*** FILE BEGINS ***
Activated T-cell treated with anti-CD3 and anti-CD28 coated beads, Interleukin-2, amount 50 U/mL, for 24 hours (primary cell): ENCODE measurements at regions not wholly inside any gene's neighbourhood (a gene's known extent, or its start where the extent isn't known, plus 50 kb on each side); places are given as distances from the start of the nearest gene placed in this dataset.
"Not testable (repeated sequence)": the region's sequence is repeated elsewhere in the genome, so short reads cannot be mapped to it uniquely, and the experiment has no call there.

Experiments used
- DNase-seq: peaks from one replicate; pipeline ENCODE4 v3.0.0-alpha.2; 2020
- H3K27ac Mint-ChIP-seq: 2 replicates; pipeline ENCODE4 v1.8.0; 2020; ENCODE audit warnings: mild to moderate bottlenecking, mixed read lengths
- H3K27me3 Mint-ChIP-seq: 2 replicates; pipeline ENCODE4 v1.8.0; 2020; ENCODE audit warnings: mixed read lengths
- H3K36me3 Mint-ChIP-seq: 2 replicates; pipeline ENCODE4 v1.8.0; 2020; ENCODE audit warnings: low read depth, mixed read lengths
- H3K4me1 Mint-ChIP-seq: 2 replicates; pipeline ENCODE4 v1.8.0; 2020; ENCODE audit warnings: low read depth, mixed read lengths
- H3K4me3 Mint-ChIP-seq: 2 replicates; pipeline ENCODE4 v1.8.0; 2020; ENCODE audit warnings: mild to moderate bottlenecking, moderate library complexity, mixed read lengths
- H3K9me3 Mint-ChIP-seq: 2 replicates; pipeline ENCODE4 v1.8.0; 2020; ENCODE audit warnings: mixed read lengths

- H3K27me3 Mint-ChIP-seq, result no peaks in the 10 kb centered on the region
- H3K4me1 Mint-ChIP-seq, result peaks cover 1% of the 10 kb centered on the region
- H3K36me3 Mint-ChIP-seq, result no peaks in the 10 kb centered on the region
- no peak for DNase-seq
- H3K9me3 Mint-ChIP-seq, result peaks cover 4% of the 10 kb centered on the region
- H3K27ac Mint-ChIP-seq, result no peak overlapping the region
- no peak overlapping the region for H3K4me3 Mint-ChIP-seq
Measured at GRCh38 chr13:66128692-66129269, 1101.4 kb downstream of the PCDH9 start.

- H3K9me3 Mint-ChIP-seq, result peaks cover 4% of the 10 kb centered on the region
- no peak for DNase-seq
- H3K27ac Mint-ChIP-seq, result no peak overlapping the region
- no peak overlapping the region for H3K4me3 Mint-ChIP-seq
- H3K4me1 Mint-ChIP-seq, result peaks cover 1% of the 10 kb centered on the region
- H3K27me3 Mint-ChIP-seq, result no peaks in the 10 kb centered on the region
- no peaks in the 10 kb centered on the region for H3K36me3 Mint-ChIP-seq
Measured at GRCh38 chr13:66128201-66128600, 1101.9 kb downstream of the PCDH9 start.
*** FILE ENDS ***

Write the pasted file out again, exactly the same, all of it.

Activated T-cell treated with anti-CD3 and anti-CD28 coated beads, Interleukin-2, amount 50 U/mL, for 24 hours (primary cell): ENCODE measurements at regions not wholly inside any gene's neighbourhood (a gene's known extent, or its start where the extent isn't known, plus 50 kb on each side); places are given as distances from the start of the nearest gene placed in this dataset.
"Not testable (repeated sequence)": the region's sequence is repeated elsewhere in the genome, so short reads cannot be mapped to it uniquely, and the experiment has no call there.

Experiments used
- DNase-seq: peaks from one replicate; pipeline ENCODE4 v3.0.0-alpha.2; 2020
- H3K27ac Mint-ChIP-seq: 2 replicates; pipeline ENCODE4 v1.8.0; 2020; ENCODE audit warnings: mild to moderate bottlenecking, mixed read lengths
- H3K27me3 Mint-ChIP-seq: 2 replicates; pipeline ENCODE4 v1.8.0; 2020; ENCODE audit warnings: mixed read lengths
- H3K36me3 Mint-ChIP-seq: 2 replicates; pipeline ENCODE4 v1.8.0; 2020; ENCODE audit warnings: low read depth, mixed read lengths
- H3K4me1 Mint-ChIP-seq: 2 replicates; pipeline ENCODE4 v1.8.0; 2020; ENCODE audit warnings: low read depth, mixed read lengths
- H3K4me3 Mint-ChIP-seq: 2 replicates; pipeline ENCODE4 v1.8.0; 2020; ENCODE audit warnings: mild to moderate bottlenecking, moderate library complexity, mixed read lengths
- H3K9me3 Mint-ChIP-seq: 2 replicates; pipeline ENCODE4 v1.8.0; 2020; ENCODE audit warnings: mixed read lengths

- H3K27me3 Mint-ChIP-seq, result no peaks in the 10 kb centered on the region
- H3K4me1 Mint-ChIP-seq, result peaks cover 1% of the 10 kb centered on the region
- H3K36me3 Mint-ChIP-seq, result no peaks in the 10 kb centered on the region
- no peak for DNase-seq
- H3K9me3 Mint-ChIP-seq, result peaks cover 4% of the 10 kb centered on the region
- H3K27ac Mint-ChIP-seq, result no peak overlapping the region
- no peak overlapping the region for H3K4me3 Mint-ChIP-seq
Measured at GRCh38 chr13:66128692-66129269, 1101.4 kb downstream of the PCDH9 start.

- H3K9me3 Mint-ChIP-seq, result peaks cover 4% of the 10 kb centered on the region
- no peak for DNase-seq
- H3K27ac Mint-ChIP-seq, result no peak overlapping the region
- no peak overlapping the region for H3K4me3 Mint-ChIP-seq
- H3K4me1 Mint-ChIP-seq, result peaks cover 1% of the 10 kb centered on the region
- H3K27me3 Mint-ChIP-seq, result no peaks in the 10 kb centered on the region
- no peaks in the 10 kb centered on the region for H3K36me3 Mint-ChIP-seq
Measured at GRCh38 chr13:66128201-66128600, 1101.9 kb downstream of the PCDH9 start.